Modelling the impact of surface melt on the hydrology and dynamics of the Greenland Ice Sheet
Increasing surface runoff from the Greenland Ice Sheet due to a warming climate not only accelerates ice mass loss by altering surface mass balance, but may also lead to increased dynamic losses. This is because surface melt draining to the bed can reduce ice-bed coupling, leading to faster ice flow. Understanding the impact of surface melt on ice dynamics is important for constraining the contribution of the Greenland Ice Sheet to sea level rise.
The aim of this thesis is to numerically model the influence of surface runoff on ice velocities. Three new models are presented: an updated supraglacial hydrology model incorporating moulin and crevasse drainage, along with lake drainage over the ice surface via channel incision; an ice sheet model implementing a numerically efficient formulation of ice flow; an adjoint code of the ice flow model based on automatic differentiation. Together with a subglacial hydrology model, these represent the key components of the ice sheet system.
The supraglacial hydrology model is calibrated in the Paakitsoq region. Model output shows the partitioning of melt between different drainage pathways and the spatial distribution of surface drainage. Melt season intensity is found to be a relevant factor for both.
A key challenge for simulations applying a coupled ice-flow/hydrology model is state and parameter initialization. This challenge is addressed by developing a new workflow for incorporating modelled subglacial water pressures into inversions of basal drag. A current subglacial hydrology model is run for a winter season, and the output is incorporated into the workflow to invert for basal drag at the start of summer in the Russell Glacier area. Comparison of the modelled subglacial system to observations suggests that model output is more in line with summer conditions than winter conditions.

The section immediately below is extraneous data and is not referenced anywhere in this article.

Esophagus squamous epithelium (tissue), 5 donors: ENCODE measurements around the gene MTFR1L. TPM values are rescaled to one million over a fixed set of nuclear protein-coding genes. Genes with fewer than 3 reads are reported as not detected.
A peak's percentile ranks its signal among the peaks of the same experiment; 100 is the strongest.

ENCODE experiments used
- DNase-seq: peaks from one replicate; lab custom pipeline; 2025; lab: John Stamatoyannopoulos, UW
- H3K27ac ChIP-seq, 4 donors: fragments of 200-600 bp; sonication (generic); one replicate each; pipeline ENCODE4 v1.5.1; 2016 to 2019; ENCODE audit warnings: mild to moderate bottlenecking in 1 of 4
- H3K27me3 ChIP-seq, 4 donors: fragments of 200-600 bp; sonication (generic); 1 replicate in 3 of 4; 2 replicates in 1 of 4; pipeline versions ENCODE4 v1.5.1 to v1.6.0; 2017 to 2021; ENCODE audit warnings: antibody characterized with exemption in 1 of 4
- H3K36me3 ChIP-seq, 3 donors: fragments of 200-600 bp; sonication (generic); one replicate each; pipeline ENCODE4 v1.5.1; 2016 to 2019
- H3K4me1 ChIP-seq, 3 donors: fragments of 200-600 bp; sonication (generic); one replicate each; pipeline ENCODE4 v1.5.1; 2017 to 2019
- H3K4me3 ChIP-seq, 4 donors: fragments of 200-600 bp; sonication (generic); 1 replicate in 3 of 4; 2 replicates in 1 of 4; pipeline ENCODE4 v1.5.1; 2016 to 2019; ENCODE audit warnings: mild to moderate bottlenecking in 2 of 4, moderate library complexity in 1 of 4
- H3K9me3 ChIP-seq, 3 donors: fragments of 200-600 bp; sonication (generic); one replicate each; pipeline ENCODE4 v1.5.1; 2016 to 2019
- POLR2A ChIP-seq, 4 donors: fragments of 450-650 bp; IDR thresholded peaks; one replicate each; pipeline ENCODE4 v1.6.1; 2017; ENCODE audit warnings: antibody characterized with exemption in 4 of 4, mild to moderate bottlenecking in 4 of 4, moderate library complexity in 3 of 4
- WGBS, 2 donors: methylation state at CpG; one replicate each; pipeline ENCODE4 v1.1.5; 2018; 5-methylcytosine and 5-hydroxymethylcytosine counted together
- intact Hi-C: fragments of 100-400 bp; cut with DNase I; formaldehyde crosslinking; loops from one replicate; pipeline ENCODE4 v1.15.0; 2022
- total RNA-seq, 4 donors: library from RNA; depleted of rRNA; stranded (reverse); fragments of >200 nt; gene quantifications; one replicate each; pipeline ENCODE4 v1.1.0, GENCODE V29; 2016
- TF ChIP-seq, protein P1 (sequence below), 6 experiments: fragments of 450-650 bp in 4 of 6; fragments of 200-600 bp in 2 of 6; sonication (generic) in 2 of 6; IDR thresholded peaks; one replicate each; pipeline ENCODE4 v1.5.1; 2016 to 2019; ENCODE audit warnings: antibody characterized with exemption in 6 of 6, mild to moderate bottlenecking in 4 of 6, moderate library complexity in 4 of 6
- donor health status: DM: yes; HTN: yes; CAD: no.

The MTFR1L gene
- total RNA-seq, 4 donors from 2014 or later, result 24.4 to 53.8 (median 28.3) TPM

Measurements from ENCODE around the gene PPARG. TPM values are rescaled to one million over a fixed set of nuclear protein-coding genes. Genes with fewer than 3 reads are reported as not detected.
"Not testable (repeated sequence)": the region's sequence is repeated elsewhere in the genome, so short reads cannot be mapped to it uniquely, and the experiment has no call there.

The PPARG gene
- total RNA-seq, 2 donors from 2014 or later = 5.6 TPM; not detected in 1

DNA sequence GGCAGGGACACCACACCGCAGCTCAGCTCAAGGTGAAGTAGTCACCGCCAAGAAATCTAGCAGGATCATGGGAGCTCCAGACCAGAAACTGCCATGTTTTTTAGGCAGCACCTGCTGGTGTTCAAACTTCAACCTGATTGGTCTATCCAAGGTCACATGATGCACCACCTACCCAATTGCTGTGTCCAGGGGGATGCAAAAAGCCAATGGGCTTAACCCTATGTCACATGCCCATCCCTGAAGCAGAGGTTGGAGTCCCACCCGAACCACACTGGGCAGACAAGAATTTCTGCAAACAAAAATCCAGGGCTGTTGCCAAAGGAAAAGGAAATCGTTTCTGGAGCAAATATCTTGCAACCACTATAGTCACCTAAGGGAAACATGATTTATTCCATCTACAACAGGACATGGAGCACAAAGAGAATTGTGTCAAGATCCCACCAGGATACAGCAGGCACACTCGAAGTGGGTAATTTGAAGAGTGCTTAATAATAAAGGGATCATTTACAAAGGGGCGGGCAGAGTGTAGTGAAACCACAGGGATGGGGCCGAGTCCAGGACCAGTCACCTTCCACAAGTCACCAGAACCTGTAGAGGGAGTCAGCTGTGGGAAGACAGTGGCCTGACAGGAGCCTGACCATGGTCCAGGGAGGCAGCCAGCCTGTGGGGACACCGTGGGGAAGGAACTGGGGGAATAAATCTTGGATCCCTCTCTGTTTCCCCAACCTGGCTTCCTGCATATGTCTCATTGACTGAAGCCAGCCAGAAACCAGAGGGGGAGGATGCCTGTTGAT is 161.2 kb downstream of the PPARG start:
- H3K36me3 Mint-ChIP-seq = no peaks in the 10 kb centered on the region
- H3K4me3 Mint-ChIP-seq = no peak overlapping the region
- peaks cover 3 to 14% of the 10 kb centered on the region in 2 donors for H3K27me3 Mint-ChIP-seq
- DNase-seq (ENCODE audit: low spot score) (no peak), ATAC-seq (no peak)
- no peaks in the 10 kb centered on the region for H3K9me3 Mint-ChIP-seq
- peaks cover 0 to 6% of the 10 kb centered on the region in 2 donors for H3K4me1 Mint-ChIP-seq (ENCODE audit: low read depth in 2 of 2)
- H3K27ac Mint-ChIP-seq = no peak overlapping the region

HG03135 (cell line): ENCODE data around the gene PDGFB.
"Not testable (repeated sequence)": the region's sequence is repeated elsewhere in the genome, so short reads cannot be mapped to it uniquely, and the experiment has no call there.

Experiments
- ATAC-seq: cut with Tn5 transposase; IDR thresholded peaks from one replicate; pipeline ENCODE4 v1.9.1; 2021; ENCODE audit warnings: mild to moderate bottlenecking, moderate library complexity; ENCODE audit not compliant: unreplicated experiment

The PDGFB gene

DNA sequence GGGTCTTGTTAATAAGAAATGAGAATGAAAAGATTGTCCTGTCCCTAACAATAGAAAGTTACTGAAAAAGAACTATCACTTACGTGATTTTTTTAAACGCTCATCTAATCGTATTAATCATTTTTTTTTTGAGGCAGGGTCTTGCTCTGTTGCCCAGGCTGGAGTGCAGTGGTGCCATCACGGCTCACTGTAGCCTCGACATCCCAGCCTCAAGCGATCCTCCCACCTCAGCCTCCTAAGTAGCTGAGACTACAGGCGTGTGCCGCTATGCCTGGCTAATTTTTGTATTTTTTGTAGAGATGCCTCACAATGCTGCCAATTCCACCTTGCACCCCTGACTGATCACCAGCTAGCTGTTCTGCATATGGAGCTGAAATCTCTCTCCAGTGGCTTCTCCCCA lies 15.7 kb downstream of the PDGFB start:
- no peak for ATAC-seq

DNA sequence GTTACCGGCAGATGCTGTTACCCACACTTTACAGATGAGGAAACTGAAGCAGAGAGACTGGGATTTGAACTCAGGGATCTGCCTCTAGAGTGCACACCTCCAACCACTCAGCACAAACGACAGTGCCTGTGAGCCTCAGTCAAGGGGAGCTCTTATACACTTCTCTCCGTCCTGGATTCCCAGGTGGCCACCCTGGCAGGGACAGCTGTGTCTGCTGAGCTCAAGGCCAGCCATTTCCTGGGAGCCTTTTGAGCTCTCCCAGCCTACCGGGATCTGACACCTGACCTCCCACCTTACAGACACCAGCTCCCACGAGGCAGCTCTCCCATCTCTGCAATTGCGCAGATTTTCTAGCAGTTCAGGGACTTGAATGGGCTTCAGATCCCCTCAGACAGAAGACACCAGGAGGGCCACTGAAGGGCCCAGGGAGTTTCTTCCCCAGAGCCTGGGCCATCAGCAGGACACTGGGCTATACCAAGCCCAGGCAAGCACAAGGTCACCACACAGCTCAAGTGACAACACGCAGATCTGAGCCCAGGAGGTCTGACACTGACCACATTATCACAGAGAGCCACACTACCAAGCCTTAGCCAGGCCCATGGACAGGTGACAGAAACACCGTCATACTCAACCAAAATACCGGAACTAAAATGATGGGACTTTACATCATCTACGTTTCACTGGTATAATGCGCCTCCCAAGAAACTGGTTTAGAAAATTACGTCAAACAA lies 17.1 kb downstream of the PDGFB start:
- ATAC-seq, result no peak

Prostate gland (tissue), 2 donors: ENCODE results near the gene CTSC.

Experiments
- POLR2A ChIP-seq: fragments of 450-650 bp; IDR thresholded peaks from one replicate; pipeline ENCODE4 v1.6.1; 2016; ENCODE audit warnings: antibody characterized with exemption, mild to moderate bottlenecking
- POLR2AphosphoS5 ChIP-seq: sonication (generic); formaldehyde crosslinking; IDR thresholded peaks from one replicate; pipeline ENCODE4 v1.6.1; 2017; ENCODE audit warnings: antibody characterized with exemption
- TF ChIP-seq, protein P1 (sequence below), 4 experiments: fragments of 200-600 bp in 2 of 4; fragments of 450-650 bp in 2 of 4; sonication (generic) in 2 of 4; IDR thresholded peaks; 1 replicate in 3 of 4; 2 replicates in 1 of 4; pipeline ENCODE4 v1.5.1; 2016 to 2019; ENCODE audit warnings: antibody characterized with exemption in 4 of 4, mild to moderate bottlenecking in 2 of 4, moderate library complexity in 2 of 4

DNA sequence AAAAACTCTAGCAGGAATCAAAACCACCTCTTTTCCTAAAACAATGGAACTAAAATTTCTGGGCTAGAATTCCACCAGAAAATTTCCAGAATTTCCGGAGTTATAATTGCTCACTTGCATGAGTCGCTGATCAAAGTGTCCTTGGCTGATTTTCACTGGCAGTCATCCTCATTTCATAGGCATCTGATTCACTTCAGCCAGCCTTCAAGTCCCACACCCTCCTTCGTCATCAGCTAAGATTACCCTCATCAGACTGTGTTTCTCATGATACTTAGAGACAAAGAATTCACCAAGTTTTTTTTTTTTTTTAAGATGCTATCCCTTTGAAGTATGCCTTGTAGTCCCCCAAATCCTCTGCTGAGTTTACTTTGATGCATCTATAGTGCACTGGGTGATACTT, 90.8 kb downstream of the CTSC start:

A multicomponent model integrating the main components of the ice sheet system is developed and applied to the Russell Glacier area. A coupled ice-flow/hydrology model is initialized using the proposed workflow, and driven using output from the supraglacial hydrology model. Three recent melt seasons are modelled. To a first order, predicted ice velocities match measured velocities at multiple GPS sites. This affirms the conceptual model that summer velocity patterns are driven by transitions between distributed and channelized subglacial hydrological systems.